Because the Baker family includes many fishermen, the Israeli navy’s targeting of the profession has hit the family particularly hard.

“Three of my family’s other boats have been confiscated,” Mos’ad Baker said. “They are also in Ashdod. Three of my nephews have been detained at sea.”

Boats rarely returned

The limitations and threats against fishermen have driven many from the profession, while impoverishing many who remain. A 2010 report by the UN’s Office of the Coordination of Humanitarian Affairs reported that the territory’s registered fishermen had declined from 10,000 in 2000, just before Israel began tightening its restrictions, to 3,500. The same document estimated that five years of the siege would cost fishermen 7,041 metric tons of fish and $26.5 million in income (“Between the fence and the hard place,” August 2010 [PDF]).

Israel rarely returns boats it has impounded, Zakaria Baker said. “Five boats have been returned over the last year, without their engines, GPS systems, or nets. Only the bodies of the boats came back. Each fisherman had to pay 600 new Israeli shekels [$160] for his boat’s transportation.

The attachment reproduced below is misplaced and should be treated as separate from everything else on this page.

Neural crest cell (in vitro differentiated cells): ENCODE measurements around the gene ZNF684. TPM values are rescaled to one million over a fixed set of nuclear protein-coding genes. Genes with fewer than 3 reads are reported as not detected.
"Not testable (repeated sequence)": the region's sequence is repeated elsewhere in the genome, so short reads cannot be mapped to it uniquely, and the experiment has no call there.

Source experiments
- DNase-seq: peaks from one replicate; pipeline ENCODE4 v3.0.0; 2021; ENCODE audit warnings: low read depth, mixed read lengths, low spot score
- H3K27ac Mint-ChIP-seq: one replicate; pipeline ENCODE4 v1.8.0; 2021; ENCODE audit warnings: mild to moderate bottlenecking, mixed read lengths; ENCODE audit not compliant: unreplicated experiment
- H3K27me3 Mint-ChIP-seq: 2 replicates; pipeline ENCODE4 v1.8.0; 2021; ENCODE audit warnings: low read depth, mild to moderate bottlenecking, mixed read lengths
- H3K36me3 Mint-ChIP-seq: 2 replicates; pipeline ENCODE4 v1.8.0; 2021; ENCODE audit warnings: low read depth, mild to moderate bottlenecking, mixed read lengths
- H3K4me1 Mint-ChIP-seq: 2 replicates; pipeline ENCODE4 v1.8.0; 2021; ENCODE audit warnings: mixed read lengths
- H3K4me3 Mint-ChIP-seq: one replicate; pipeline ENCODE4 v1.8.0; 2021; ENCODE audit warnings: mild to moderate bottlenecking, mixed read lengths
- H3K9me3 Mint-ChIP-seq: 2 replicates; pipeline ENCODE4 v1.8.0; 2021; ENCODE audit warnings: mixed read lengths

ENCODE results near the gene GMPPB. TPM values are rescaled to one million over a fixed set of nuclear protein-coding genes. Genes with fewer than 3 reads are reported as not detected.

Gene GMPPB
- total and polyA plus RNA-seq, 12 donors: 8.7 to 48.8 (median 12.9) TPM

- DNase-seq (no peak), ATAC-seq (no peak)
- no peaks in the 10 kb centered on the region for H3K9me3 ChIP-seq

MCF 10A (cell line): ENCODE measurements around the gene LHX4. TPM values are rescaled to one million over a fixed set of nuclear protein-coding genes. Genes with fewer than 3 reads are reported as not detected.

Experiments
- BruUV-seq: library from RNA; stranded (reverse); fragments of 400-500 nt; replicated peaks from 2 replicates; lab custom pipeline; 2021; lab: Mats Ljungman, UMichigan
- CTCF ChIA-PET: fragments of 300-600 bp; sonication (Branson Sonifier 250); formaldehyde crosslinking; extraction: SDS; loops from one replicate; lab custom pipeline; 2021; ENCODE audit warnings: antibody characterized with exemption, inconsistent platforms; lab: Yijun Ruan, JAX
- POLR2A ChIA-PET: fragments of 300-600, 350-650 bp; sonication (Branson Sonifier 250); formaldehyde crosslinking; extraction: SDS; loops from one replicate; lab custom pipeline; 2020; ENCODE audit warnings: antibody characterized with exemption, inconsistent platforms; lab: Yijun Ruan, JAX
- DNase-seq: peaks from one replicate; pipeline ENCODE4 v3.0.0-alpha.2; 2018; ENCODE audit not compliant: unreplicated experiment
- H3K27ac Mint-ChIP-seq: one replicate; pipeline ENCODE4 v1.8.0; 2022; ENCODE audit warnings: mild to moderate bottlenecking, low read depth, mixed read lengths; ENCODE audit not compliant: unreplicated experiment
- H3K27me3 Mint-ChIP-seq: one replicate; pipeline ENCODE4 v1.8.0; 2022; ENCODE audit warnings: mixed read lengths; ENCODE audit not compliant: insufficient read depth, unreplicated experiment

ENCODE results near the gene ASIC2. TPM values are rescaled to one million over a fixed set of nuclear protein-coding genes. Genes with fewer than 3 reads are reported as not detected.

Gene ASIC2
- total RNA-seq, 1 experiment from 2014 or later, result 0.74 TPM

“They have said they will return two other boats, but with terms that the fishermen must sign,” Baker explained. “The first [term] is that the fisherman must pay for storage of his boat in the Ashdod seaport. The second is that they will follow the orders of the Israeli military. The third is a continuation of the second: if the Israeli navy captures the same boat again, the fisherman will have already agreed for them to confiscate it forever. The fourth is that if the engine of the boat is over 25 horsepower, the Israelis have the right to do whatever they want, including shooting the boat with the fisherman in it.”